There is little doubt that the peace process will be on the agenda when Obama goes to Israel. But the notion that the president will be seeking to implement a set plan to force concessions on the Jewish state or that it, as one hysterical left-wing columnist put it in Haaretz, means the “centrality” of the conflict with the Palestinians will be reaffirmed is pure fantasy. It is far more likely that the main point of it will be reaffirming the U.S.-Israel alliance at a time when conflict with Iran, instability in Egypt and civil war in Syria makes coordination between the two governments more essential than ever. That explanation doesn’t speak to the hopes of leftists who want Obama to hammer Israel or the fears of friends of the Jewish state who believe he plans to use his second term to bring it to its knees. But given the timing of the trip, this more humdrum explanation makes a lot more sense.

Those who either hope or fear Obama intends to get tough with Israel have good reason to think the way they do. The president’s open hostility toward the Netanyahu government has been a keynote of American foreign policy since he took office in 2009. It is no secret that many in the White House and the State Department would like to take another futile crack at reviving talks with the Palestinians. Even more to the point, the president must be itching to end the Jewish charm offensive he had been forced to adopt during his re-election campaign and get back to his previous pattern of ambush and attack when it comes to Israel.

But the idea that the president would parachute into the Middle East and attempt to jump-start a peace process that has been stalled for years by himself without any indication that genuine progress is even a remote possibility gives Obama less credit than he deserves. The president may intensely dislike Netanyahu, but he has no desire to preside over a fiasco or to be seen as a failure so early in his second term.

Lip service will no doubt be paid to the peace process and grand words will be uttered about the need to end the conflict during the course of the visit. There will even be some who will give the president credit for pushing Netanyahu to call for a new round of talks even though the prime minister has been regularly issuing that appeal for years to no effect. But after more than four years in office, even the Obama administration has caught on to the fact that Abbas is more afraid of a return to the negotiating table than he is of his Hamas rivals. The chances that the Palestinian Authority will sign any document that recognizes the legitimacy of a Jewish state no matter where its borders are drawn, or end the conflict for all time, are virtually nonexistent.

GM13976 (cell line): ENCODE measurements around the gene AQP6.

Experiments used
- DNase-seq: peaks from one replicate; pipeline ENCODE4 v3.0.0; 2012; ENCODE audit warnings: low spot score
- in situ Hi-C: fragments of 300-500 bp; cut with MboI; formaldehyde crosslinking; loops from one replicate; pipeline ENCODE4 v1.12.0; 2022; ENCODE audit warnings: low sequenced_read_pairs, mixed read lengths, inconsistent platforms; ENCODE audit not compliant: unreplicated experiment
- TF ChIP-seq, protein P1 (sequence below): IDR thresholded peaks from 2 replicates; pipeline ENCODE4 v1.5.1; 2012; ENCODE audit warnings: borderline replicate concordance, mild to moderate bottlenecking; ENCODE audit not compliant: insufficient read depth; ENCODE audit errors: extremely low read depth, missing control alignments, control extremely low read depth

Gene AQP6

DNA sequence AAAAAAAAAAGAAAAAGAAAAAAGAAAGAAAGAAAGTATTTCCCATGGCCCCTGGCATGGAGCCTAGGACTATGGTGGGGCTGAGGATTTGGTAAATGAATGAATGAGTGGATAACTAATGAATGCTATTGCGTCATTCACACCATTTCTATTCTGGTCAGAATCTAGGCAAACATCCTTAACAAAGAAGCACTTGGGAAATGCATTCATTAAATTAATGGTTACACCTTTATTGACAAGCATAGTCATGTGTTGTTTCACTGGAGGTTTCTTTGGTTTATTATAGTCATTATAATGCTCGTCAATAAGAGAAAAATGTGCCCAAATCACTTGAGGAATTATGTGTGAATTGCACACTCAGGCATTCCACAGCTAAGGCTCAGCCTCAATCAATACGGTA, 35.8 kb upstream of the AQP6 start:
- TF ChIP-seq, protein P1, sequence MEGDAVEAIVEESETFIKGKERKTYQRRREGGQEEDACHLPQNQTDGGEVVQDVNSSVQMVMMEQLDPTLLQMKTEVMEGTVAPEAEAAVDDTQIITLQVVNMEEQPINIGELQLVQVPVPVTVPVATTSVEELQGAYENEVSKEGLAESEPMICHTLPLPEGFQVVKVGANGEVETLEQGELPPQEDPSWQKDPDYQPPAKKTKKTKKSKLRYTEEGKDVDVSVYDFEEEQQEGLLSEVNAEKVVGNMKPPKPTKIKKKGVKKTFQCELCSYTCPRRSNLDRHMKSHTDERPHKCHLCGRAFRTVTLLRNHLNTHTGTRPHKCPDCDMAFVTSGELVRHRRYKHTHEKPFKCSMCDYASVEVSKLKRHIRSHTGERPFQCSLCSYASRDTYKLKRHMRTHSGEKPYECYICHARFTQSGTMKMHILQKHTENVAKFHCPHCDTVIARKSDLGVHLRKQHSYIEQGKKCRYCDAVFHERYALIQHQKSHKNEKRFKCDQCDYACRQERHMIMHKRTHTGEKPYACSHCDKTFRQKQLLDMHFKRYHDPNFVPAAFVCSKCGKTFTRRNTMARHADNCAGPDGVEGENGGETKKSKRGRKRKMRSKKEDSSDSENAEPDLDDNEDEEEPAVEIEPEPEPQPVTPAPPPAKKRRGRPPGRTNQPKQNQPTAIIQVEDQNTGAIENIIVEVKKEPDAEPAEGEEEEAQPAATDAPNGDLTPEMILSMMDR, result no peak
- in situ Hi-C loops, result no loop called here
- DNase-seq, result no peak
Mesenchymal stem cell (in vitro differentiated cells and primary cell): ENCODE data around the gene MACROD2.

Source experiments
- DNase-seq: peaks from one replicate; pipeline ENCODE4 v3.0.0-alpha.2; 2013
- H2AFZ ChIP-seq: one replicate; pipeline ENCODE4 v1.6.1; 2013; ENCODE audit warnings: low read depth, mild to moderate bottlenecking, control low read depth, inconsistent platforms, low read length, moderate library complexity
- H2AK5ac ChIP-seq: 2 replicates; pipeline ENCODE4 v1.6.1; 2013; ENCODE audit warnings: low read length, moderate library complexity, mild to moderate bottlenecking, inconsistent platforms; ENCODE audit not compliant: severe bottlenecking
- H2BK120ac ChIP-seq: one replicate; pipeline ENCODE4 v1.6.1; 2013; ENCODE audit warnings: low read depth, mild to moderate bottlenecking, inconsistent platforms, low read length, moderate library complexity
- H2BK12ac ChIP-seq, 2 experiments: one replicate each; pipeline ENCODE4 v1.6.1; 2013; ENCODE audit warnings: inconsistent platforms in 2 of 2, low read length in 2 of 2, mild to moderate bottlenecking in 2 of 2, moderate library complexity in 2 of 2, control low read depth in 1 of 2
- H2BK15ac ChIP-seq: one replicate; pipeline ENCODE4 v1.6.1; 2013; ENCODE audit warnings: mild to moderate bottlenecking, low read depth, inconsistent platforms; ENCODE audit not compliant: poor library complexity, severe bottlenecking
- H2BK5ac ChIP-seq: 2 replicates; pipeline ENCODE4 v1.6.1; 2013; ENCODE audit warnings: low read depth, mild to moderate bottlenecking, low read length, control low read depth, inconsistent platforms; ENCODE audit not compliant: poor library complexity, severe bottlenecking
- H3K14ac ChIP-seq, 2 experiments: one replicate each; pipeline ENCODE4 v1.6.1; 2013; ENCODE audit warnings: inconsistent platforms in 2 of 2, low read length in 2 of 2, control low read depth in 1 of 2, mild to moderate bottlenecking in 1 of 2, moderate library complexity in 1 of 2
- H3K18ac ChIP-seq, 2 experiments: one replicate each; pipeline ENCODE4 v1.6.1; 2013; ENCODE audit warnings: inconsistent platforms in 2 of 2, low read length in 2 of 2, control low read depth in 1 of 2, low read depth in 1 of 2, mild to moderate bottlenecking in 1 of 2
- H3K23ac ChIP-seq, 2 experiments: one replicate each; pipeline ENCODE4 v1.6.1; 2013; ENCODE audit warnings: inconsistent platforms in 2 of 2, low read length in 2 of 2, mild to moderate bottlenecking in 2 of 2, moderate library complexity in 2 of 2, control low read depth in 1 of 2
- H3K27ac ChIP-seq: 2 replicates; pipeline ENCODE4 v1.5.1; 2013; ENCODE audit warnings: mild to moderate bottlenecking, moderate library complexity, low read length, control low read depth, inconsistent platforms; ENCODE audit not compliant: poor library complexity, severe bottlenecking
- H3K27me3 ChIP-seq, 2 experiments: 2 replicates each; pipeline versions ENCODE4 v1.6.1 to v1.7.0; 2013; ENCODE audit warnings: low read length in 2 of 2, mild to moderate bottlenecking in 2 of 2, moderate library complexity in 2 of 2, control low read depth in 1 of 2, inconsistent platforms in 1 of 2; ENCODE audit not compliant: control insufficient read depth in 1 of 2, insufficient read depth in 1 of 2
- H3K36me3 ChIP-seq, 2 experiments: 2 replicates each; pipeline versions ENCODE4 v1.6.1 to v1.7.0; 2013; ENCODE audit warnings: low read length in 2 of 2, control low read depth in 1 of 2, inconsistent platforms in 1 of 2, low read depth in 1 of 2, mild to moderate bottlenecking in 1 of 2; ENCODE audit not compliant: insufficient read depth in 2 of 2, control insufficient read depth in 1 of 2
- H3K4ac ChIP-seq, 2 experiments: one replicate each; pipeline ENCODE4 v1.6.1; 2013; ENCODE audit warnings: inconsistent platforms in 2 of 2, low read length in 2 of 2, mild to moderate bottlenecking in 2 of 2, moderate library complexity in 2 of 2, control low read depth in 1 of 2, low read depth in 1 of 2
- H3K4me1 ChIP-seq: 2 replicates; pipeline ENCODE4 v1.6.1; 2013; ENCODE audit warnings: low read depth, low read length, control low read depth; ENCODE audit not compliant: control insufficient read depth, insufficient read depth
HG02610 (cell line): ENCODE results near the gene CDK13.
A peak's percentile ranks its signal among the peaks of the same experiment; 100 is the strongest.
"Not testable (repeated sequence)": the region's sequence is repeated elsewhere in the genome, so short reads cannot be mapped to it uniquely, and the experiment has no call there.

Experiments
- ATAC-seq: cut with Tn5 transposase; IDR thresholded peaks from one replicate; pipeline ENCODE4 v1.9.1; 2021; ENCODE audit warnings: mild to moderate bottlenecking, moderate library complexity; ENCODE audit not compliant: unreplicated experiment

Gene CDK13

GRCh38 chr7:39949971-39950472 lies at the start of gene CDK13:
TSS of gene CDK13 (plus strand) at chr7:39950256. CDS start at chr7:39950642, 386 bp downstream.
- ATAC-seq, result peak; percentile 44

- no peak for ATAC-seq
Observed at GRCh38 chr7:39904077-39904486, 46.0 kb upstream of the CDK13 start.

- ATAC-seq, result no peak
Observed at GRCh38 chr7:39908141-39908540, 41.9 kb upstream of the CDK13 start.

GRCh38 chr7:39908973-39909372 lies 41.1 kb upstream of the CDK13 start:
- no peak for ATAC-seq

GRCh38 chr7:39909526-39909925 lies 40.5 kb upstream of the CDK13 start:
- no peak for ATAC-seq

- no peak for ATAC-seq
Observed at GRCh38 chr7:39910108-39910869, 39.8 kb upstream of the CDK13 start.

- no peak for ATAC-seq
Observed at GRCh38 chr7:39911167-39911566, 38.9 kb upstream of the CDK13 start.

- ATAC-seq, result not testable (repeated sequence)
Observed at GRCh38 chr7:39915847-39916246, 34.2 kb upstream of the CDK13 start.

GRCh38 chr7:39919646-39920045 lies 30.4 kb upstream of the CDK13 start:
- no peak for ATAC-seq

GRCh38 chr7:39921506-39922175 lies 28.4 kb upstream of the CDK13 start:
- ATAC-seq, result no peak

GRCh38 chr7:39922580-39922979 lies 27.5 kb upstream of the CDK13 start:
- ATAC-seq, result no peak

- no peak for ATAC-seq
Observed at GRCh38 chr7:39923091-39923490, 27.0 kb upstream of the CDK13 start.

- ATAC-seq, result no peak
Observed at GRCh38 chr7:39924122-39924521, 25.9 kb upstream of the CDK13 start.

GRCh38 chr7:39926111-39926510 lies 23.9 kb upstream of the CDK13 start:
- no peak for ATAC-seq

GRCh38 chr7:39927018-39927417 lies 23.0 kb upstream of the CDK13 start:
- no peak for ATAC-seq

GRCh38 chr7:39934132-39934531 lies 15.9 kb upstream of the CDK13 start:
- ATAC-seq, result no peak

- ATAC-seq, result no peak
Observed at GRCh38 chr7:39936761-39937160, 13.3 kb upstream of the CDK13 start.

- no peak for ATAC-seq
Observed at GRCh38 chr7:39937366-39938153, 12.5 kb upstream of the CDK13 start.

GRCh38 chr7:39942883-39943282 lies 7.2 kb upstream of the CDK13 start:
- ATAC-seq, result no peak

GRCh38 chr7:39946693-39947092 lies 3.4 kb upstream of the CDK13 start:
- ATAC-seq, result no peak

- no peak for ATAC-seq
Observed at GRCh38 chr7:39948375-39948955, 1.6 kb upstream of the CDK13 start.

President Obama may hope to push Netanyahu to make more gestures to the Palestinians, but there are other and, frankly, more important things for them to discuss than the sensibilities of the corrupt gang that presides over the PA in Ramallah.

Both the U.S. and the Israeli governments are closely monitoring the chaos in Syria as well as the situation in Egypt where the installation of a Muslim Brotherhood government has complicated the strategic equation in the region. And looming over everything is the desire of the United States that Israel not act on its own to forestall the nuclear threat from Iran. No matter how much of the atmospherics of the trip center on the peace process, it is those topics that are really at the top of the agenda.

To assert that the topic of talks with the Palestinians is not the most important subject of discussion between the two countries is not to argue that Obama and Netanyahu will agree on most things. They don’t like each other and don’t share the same frame of reference about the imperative to convey the message to the Arab and Muslim world that there is no daylight between their governments’ positions on major issues.

But there is no reason to believe this visit will mark a turning point in the alliance or that it will be primarily employed by the U.S. to exert pressure on Israel. As the recent Israeli strikes on Syrian targets show, the U.S. still needs the Jewish state to do its dirty work in the region. The close security cooperation between the two nations transcends Obama’s biases and that means the danger from Iran and its terrorist auxiliaries are bound to take precedence over the Palestinian issue. Not even the enthusiasm of new Secretary of State John Kerry for new negotiations can change that reality.

President Obama could have done himself some political good had he taken this trip last year, but he may not have wanted to do what he considered a favor to Netanyahu when the latter was poised to face his own electorate. Now that Netanyahu has been re-elected, albeit not by the large margin he had hoped for, there is no reason to put off a routine visit anymore. More to the point, the start of new terms in office for both men is a good a time for a “reset” of relations at a moment when further conflict between the two could complicate U.S. strategy for dealing with problems in the region.